In the Tuesday meetings, there was this guy who always used to really irritate me. He always shared and he always went on for a good 15 minutes, which in an hour long meeting with 60-odd people in attendance I think is a little selfish and self indulgent. Give someone else a chance, please! Willow told me that in her LA meetings, they had a timer so everyone who wanted to say something had three minutes to do it and then RRRRRRRRRRRING time’s up, ta very much, now shut yer pie hole and sit yo ass down. Good idea, I thought. Anyway, this guy – who, I need to add, was actually a real sweetheart – would always say how his head was a radio station transmitting and receiving all frequencies at once. I think I got a little lost in how he described how a throat spray containing alcohol got him “funny” and therefore zoned out a little, but thinking back on it the dude made a lot of sense.

My mind has always been a fairly crowded place where my thoughts and impulses have never learned how to form an orderly queue or to politely wait their turn. It’s all at once. There is no order whatsoever. At times it can be as peaceful and serene as Waihi beach at night with the waves of the Pacific lapping the shore with rhythmic, murmuring brush strokes. Other times it’s as chaotic, frantic and loud as the trading floor at the New York Stock Exchange. I suppose the main thing is I seem to have very little say in what I will wake up to. It’s fun to be me in that sense. I sort of peek around the corner and never quite know what I’ll discover. These are the inner workings of a thinker.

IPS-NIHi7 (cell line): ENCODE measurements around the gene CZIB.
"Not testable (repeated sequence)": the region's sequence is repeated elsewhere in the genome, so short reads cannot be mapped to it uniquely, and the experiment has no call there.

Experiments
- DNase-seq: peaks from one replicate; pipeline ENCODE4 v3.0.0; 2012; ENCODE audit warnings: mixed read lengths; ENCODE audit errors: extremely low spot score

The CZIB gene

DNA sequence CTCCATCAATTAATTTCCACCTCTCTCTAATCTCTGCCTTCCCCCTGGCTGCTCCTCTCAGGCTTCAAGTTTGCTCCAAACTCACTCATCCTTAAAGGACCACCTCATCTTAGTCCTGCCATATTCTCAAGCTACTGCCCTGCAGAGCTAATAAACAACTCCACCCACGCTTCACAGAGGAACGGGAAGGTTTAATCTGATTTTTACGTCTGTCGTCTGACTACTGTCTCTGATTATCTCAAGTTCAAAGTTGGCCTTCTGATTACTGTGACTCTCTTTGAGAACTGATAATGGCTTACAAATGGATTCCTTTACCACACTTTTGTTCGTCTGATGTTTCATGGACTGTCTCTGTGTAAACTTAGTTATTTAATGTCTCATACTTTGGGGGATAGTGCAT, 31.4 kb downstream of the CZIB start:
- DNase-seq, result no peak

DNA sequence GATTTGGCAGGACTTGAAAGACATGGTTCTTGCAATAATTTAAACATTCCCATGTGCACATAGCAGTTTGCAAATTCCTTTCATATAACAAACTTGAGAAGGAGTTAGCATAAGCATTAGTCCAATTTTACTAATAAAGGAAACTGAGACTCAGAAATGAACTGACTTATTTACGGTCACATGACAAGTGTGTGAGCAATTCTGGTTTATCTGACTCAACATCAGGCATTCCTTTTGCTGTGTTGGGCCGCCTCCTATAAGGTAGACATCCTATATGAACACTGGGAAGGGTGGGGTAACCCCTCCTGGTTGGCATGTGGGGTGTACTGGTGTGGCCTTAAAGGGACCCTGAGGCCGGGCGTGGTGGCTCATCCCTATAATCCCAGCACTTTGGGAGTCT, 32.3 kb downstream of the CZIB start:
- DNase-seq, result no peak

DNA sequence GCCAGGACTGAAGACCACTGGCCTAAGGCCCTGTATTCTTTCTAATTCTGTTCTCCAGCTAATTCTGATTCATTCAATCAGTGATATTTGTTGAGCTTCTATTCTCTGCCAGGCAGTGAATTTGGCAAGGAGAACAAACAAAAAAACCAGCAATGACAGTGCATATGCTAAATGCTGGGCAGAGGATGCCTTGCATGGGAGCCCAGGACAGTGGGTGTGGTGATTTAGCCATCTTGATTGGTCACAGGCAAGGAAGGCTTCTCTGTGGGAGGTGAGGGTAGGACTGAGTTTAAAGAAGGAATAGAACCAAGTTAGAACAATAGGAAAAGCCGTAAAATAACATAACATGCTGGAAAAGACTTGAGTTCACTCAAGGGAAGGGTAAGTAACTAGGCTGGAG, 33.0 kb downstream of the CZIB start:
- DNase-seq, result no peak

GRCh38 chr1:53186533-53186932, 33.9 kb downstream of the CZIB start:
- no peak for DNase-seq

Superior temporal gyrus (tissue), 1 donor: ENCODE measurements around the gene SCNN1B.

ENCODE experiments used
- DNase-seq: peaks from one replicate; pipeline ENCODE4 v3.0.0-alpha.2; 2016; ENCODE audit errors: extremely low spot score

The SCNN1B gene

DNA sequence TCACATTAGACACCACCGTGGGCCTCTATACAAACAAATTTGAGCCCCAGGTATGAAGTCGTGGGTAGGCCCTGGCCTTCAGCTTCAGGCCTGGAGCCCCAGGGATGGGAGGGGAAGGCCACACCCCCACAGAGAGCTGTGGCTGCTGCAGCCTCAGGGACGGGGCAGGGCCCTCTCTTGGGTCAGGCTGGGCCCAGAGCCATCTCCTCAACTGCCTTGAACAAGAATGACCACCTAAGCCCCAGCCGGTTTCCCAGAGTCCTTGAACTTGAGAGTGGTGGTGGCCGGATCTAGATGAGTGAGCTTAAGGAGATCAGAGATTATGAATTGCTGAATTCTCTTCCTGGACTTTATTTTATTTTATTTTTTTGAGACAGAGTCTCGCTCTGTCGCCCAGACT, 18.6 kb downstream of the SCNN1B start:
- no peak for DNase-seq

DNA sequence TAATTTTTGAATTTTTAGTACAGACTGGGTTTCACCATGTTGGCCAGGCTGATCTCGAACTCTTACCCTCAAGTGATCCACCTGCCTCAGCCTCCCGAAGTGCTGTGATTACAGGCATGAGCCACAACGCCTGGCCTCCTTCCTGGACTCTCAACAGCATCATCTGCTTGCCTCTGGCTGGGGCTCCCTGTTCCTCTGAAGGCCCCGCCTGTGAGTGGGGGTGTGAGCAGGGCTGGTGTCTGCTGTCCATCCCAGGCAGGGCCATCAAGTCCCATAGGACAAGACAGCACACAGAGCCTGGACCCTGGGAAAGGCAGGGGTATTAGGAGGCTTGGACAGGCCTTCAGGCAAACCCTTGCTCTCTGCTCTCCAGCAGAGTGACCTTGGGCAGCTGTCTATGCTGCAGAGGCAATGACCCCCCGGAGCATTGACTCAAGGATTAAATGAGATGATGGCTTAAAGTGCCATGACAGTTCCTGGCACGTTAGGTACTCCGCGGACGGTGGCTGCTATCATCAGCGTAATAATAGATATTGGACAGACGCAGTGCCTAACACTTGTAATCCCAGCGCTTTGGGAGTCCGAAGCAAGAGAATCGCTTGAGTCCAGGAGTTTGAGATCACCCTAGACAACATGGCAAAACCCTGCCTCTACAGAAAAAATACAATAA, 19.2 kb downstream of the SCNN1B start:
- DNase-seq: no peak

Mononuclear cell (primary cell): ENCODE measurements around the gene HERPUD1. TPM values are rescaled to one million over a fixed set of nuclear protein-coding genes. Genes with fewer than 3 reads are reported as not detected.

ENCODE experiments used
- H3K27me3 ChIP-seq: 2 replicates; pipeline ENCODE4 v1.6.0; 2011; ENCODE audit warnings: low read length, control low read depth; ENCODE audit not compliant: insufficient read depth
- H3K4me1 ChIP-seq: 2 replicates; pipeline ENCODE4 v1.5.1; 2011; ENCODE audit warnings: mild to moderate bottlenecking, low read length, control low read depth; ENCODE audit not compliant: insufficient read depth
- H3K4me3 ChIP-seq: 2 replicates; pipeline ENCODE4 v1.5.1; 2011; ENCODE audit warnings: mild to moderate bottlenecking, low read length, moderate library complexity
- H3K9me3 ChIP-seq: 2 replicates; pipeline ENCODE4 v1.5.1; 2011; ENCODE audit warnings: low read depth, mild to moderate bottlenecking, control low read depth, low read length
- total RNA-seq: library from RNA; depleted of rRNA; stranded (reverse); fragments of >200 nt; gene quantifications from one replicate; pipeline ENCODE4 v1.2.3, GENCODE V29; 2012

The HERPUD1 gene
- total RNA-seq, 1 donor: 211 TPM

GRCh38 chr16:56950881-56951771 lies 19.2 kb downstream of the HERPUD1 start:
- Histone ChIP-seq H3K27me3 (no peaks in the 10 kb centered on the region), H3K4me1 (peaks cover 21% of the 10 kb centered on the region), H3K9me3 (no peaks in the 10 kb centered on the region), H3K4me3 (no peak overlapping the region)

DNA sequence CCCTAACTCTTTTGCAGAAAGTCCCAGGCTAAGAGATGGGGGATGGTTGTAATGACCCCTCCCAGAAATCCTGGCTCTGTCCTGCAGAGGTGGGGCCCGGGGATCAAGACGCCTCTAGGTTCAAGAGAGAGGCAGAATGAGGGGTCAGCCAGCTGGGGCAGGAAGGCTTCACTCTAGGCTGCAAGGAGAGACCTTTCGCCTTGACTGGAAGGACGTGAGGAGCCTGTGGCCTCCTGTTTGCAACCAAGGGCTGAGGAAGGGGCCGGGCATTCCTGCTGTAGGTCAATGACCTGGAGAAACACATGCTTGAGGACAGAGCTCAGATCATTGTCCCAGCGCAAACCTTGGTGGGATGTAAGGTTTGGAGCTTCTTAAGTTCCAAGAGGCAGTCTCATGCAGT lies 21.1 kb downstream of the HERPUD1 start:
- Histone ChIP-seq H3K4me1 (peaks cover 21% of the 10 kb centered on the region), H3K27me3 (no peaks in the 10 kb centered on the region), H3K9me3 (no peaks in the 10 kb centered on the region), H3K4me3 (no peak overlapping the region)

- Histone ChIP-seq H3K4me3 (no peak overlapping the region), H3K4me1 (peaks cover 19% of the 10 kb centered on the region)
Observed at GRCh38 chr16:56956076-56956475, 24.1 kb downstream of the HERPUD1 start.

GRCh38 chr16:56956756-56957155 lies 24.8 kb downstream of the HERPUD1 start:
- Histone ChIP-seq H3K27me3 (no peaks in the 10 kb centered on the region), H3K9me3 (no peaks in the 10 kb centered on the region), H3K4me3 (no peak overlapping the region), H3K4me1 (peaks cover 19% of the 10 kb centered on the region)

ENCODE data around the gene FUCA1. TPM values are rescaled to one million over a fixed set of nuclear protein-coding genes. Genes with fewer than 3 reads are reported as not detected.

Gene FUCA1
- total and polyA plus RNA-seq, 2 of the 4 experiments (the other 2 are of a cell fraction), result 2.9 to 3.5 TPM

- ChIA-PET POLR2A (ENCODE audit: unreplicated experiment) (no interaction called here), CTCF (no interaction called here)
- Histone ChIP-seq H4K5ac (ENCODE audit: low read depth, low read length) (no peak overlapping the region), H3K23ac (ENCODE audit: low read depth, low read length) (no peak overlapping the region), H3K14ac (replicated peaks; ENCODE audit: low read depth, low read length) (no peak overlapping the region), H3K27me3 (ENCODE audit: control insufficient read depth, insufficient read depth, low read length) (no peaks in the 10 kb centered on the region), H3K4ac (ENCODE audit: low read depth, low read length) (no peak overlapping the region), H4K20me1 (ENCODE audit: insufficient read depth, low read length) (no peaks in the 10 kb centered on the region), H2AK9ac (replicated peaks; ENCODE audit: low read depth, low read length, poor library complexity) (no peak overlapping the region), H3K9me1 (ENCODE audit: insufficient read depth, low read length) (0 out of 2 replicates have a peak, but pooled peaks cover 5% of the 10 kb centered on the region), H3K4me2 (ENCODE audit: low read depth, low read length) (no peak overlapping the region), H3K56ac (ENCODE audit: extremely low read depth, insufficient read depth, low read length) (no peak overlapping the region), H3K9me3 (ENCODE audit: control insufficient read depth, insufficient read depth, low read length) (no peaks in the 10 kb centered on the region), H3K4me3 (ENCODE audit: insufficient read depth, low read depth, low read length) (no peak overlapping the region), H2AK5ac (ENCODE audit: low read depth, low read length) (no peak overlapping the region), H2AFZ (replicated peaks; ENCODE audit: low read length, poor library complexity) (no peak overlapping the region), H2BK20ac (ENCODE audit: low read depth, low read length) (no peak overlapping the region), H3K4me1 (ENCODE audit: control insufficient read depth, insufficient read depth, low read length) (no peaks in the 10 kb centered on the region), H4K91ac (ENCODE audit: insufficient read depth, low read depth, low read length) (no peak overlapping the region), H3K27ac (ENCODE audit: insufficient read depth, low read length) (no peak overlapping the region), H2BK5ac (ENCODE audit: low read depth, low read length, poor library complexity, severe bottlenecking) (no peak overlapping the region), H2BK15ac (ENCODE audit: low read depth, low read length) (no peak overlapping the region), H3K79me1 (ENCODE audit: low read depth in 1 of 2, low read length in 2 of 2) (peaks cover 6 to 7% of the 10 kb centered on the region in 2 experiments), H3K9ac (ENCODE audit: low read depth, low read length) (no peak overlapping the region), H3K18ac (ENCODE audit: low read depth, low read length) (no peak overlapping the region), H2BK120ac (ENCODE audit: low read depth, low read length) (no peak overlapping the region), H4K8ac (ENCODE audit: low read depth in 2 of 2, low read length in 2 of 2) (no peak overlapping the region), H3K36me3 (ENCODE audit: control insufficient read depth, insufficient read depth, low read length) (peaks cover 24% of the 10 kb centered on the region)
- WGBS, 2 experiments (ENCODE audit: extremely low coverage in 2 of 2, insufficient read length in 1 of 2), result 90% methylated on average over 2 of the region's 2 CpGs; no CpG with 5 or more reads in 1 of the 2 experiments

It’s also quite exhausting at times to feel everything so acutely. I mean, it doesn’t stop with just how I feel – I also absorb like a goddamn sponge what everyone else might feel too. Example: someone might act like a twat. Instead of brushing it off and moving on in the knowledge this is out of my control, I will feel deep sorrow because they must feel so awful inside. I’ll also feel so sad for them because they ended up looking bad and I want to fix it and sometimes I even make attempts to do so. I mean, what is up with THAT? Look, I’m doing my best to rein this sort of behaviour in, but in order to do so I first need to understand what it is and where it comes from. What would be ideal in a situation like that, would be to just focus on being the best I can be and accept that how other people act is 1) not my responsibility, 2) out of my control anyway, and 3) something I have to let go.

Yes, I get the analogy of the radio station. And yes, it’s probably quite true for me too.

What this has got to do with alcohol I suppose is probably obvious. Booze slows all of this down to a more manageable level. I never knowingly drank with this in mind or as my goal, but I think it was a by-product and probably a welcome one.

So what lead me to this? Well. Of course now I’m sober and that means I am being me with the radio mast proudly erected and receiving perfectly with crisp audio and surround sound. My father must have been the sound engineer because everything is set to maximum volume too. Because booze used to numb (and dumb) me down, it’s only really now that I’m discovering that I – at times when I might feel stressed about something – need to switch off. Or even when I’m not stressed at all, I need a break from the chaos. Don’t get me wrong, this isn’t a huge problem and it doesn’t get me pining for a drink, but it does illustrate how I in some ways can’t do it all at once. For example, I can’t be in the middle of a problem I need to solve and then sit down for a coffee and chill out and laugh and chat. When the noise gets too loud in my head, even hubby or Bambino whistling can feel like a scalpel in my brain.

I’ve got three ways of switching off:

  1. Running.
  2. A long, brisk walk with music or an audio book in my ears.
  3. Losing myself in a book.